He sent me 15 blue dream culls, 10 amano shrimp (that I bought from him), 10 Red Cherries (my dad wanted some for his tanks, so I asked if he had some as well) and 20 Orange Pumpkins. He said the orange pumpkins were imports and they usually don't sell well for him which is why he gave that many. Considering these were my original colony, he thought maybe I'd be thrilled having them again. I drip acclimated all of them for 3 hours to match tds (his was around 30ppm higher) and then another hour just to be sure.

The first week, I was thrilled. All of the shrimp I got from him were doing well. Had heathy molts, and were active. In fact, one of the blues he sent me was a berried female. I thought she had dropped the eggs when she moved, but the end of the first week I counted 6-7 shrimplets. I was excited! The only issue was vorticella in the blue dream tank within a couple of days from getting them, which I just salt dipped away.

Right before the second week, my yellow golden back tank had some bacterial bloom after putting in a mulberry leaf. I tested parameters and there was 0.25 ammonia so I added prime and removed the leaf. No deaths, sorted out the next day. Around that time, I found my first orange shrimp death. I chalked that up to maybe old age or something. 1 out of 20 is great turn out. Then the next day, another orange died. I tested waters and no trace of ammonia or nitrite. I assumed maybe it was a spike at the night and since that was no food day, I hope it sorted out. Third day another death. This shrimp wasn't dead for long and the body didn't have ring of death (same as the others), it wasn't milky. I tested water in the morning and in the evening and still nothing, but I added prime for good measure. Fourth day, another death. Fifth day, another death. I added prime again, this time higher dose. Sixth, Seventh, 1 death each. Today is the 8th day, and I found another dead body and added prime. I've been testing twice daily and it's the same parameters: 0-0 ammonia and nitrites; and less than 5 nitrates.

The other shrimp (including alive oranges) are active and swimming about, in fact the blues have 2 berried females today. It's just the oranges that have deaths as well. Is it safe to assume it's because they're imported? I read somewhere it could take around 2-4 weeks until we're absolutely certain they acclimated and that imports don't do too well switching tanks multiple times. This is really giving me a bit of anxiety in this tank. I'm not going to change the routine or anything so I don't stress them out more and hopefully some survive, but I'm hoping things don't go worse. I guess I just want confirmation if it's because of acclimation, or if I should look for something else?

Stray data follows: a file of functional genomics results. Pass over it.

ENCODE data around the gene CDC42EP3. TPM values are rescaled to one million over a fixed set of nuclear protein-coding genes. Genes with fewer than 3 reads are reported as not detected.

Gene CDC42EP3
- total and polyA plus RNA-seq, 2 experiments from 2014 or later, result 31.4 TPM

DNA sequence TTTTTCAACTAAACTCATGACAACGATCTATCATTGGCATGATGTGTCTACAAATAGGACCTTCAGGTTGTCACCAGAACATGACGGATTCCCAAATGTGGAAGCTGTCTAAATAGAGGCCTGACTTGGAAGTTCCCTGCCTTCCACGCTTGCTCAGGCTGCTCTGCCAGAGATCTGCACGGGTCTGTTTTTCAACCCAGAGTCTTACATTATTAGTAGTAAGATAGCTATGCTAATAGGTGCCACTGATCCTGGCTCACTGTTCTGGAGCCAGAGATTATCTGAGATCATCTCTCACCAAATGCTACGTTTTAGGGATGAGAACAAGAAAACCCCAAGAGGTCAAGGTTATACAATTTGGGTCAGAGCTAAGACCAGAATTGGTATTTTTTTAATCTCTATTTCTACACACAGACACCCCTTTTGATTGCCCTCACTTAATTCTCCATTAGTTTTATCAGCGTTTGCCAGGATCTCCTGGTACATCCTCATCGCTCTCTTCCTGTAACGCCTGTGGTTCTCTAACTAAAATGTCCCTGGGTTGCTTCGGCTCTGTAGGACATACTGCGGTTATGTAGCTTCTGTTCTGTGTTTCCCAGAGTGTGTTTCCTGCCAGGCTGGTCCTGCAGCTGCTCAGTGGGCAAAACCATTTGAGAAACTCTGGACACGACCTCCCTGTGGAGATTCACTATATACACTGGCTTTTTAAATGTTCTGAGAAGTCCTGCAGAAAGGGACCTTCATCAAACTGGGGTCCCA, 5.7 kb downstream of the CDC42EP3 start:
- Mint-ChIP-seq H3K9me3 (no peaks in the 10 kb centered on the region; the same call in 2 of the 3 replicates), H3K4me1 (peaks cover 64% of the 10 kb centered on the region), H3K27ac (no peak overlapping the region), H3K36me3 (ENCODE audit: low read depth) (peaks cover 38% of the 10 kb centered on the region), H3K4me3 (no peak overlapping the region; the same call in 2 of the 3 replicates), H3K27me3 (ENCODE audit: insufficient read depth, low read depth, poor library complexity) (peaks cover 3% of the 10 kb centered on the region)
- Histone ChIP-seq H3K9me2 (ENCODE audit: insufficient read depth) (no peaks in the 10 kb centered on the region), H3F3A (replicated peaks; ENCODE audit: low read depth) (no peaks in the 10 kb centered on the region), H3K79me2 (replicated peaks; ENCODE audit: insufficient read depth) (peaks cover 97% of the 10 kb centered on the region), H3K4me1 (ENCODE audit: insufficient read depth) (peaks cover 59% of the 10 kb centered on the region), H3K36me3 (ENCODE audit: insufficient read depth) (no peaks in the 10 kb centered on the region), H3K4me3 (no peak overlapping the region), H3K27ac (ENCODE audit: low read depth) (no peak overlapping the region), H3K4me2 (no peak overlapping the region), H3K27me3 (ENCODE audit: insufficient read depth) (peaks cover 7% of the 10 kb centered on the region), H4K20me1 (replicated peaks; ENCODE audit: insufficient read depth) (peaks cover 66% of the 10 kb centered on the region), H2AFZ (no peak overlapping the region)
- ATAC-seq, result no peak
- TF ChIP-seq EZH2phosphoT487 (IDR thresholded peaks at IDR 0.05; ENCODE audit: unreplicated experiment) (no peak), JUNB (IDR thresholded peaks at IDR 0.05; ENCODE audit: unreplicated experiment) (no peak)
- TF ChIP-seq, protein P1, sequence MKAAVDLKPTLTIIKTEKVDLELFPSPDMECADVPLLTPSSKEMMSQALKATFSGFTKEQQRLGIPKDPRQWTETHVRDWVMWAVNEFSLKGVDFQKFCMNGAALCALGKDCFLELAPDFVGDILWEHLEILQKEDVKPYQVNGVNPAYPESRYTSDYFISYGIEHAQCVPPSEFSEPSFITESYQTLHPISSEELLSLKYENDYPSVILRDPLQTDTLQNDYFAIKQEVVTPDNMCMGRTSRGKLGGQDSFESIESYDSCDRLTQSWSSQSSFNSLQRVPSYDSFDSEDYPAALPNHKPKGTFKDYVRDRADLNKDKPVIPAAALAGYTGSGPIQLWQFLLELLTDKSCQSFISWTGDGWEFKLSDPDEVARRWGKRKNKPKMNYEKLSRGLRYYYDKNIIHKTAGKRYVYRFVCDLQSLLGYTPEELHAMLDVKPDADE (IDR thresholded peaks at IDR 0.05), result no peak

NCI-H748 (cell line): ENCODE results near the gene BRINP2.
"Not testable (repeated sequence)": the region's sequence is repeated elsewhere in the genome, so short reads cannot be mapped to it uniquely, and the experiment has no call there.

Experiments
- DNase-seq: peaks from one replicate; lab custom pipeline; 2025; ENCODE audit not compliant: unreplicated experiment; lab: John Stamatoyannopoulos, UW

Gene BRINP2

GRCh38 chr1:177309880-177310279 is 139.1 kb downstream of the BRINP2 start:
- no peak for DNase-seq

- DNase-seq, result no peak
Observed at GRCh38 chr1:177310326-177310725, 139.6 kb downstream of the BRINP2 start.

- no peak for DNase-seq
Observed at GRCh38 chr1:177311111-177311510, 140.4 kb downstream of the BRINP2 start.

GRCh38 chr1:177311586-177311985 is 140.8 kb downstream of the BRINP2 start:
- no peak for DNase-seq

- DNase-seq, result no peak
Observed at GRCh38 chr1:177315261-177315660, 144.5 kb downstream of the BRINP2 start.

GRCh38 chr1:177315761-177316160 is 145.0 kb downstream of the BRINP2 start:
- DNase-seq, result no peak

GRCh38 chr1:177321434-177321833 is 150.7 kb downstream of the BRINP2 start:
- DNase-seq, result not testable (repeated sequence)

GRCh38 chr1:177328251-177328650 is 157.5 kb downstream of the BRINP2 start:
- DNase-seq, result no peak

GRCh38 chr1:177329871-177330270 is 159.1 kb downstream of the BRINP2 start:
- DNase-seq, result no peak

The only difference between the blue tank and the orange tank is the driftwood. The blue dreams have small dragon stones with guppy grass. The driftwood is Malaysian drift wood. They're both really old and I used them in my original shrimp colony before we moved here. When we moved, these weren't in the tank and were plastic wrapped in storage. I think they weren't even shipped here when the baygon mishap happened. I sanitized them with food grade H2O2 and were in the tanks with the guppies, about a good two weeks before the shrimp came.

Thanks for reading! Hope we figure out what's going on because I really want these shrimp to do well.
 

Flyfisha

Hi Cazrea,
I read all of your post . If I reply and get the ball rolling there is a good chance others will have an opinion and step up to answer?

I realise you have your own routine and it’s been working reasonably ok up until now .
Can I write of my routine and say what I find does not kill my neocaridina shrimp?

Let me start with my routine in fish fry tanks that have hundreds of cherry shrimp. Because the fry are often tiny and in some cases they are overstocked and over feed ( power feed) and I like to try and keep growth hormones to a minimum my water change routine is often three 45% changes each week. My neocaridina shrimp have no problem multiply until the fry become adults. Depending on the species the juvenile fry as they grow bigger use the cherry shrimp young as a live food source. Certain species of fish like plecos don’t eat many young shrimp and the population explodes over the weeks the tank is over feed.

Next I question your repeated use of Prime . I know the theory of what you are doing but when no ammonia is available Prime consumes oxygen . It is written on the bottle that five times the dose is an overdose and it clearly says that in our hot climate two times the recommended dose is an overdose at 30 degrees centigrade.

I would also like to say I have tried shrimp only tanks with small water changes and large amounts of time between them. For me I did not see as much growth in numbers.
I could also say I have had cherry shrimp turn up in waste water tanks abandon on the floor for months without a filter or food. I have had outdoor fire bucket waste water containers with cherry shrimp in water at 42 degrees centigrade. And seen cheery shrimp under ice in winter.

381DC02E-80B9-4A37-82AB-D68E30E96295.jpeg

E954DEC5-C1BA-4546-A9D2-7D07DAB09728.jpeg

Please take what I write as it was written in an effort to help.
I think 10% water changes once a week is part of your issue?
I think adding Prime to water multiple times each week instead of changing some is also not helping.
 

Cazrea

Hi Cazrea,
I read all of your post . If I reply and get the ball rolling there is a good chance others will have an opinion and step up to answer?

I realise you have your own routine and it’s been working reasonably ok up until now .
Can I write of my routine and say what I find does not kill my neocaridina shrimp?